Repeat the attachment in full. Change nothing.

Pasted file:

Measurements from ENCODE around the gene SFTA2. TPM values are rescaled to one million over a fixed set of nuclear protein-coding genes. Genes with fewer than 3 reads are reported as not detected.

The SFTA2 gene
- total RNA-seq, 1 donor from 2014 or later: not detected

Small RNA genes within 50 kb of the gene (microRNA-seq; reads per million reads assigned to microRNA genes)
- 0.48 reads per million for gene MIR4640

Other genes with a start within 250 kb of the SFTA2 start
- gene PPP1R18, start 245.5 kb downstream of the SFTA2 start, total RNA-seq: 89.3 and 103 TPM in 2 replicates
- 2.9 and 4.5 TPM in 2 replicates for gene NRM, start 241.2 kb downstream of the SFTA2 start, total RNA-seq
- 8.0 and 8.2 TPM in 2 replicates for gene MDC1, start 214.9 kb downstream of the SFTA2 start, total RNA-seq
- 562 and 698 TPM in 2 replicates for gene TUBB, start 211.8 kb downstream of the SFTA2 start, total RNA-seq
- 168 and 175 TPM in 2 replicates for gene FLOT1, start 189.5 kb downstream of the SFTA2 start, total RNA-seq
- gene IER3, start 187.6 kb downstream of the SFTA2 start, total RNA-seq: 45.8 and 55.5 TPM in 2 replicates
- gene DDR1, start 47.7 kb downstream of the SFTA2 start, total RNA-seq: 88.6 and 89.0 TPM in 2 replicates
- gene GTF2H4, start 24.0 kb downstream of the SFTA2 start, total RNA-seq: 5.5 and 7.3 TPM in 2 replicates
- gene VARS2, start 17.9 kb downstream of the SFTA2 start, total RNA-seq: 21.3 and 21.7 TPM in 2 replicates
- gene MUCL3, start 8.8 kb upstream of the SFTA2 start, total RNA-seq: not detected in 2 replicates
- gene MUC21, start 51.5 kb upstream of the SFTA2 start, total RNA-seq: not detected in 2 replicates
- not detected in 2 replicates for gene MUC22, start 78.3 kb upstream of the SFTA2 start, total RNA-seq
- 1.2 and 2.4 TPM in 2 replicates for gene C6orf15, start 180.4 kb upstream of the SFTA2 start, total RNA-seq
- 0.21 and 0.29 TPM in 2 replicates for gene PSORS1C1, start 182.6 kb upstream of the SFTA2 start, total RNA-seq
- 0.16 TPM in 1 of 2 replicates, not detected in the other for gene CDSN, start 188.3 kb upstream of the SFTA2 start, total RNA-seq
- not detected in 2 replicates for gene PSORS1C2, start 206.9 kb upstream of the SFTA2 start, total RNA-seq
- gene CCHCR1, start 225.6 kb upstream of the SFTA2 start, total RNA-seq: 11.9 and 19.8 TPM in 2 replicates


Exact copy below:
Measurements from ENCODE around the gene SFTA2. TPM values are rescaled to one million over a fixed set of nuclear protein-coding genes. Genes with fewer than 3 reads are reported as not detected.

The SFTA2 gene
- total RNA-seq, 1 donor from 2014 or later: not detected

Small RNA genes within 50 kb of the gene (microRNA-seq; reads per million reads assigned to microRNA genes)
- 0.48 reads per million for gene MIR4640

Other genes with a start within 250 kb of the SFTA2 start
- gene PPP1R18, start 245.5 kb downstream of the SFTA2 start, total RNA-seq: 89.3 and 103 TPM in 2 replicates
- 2.9 and 4.5 TPM in 2 replicates for gene NRM, start 241.2 kb downstream of the SFTA2 start, total RNA-seq
- 8.0 and 8.2 TPM in 2 replicates for gene MDC1, start 214.9 kb downstream of the SFTA2 start, total RNA-seq
- 562 and 698 TPM in 2 replicates for gene TUBB, start 211.8 kb downstream of the SFTA2 start, total RNA-seq
- 168 and 175 TPM in 2 replicates for gene FLOT1, start 189.5 kb downstream of the SFTA2 start, total RNA-seq
- gene IER3, start 187.6 kb downstream of the SFTA2 start, total RNA-seq: 45.8 and 55.5 TPM in 2 replicates
- gene DDR1, start 47.7 kb downstream of the SFTA2 start, total RNA-seq: 88.6 and 89.0 TPM in 2 replicates
- gene GTF2H4, start 24.0 kb downstream of the SFTA2 start, total RNA-seq: 5.5 and 7.3 TPM in 2 replicates
- gene VARS2, start 17.9 kb downstream of the SFTA2 start, total RNA-seq: 21.3 and 21.7 TPM in 2 replicates
- gene MUCL3, start 8.8 kb upstream of the SFTA2 start, total RNA-seq: not detected in 2 replicates
- gene MUC21, start 51.5 kb upstream of the SFTA2 start, total RNA-seq: not detected in 2 replicates
- not detected in 2 replicates for gene MUC22, start 78.3 kb upstream of the SFTA2 start, total RNA-seq
- 1.2 and 2.4 TPM in 2 replicates for gene C6orf15, start 180.4 kb upstream of the SFTA2 start, total RNA-seq
- 0.21 and 0.29 TPM in 2 replicates for gene PSORS1C1, start 182.6 kb upstream of the SFTA2 start, total RNA-seq
- 0.16 TPM in 1 of 2 replicates, not detected in the other for gene CDSN, start 188.3 kb upstream of the SFTA2 start, total RNA-seq
- not detected in 2 replicates for gene PSORS1C2, start 206.9 kb upstream of the SFTA2 start, total RNA-seq
- gene CCHCR1, start 225.6 kb upstream of the SFTA2 start, total RNA-seq: 11.9 and 19.8 TPM in 2 replicates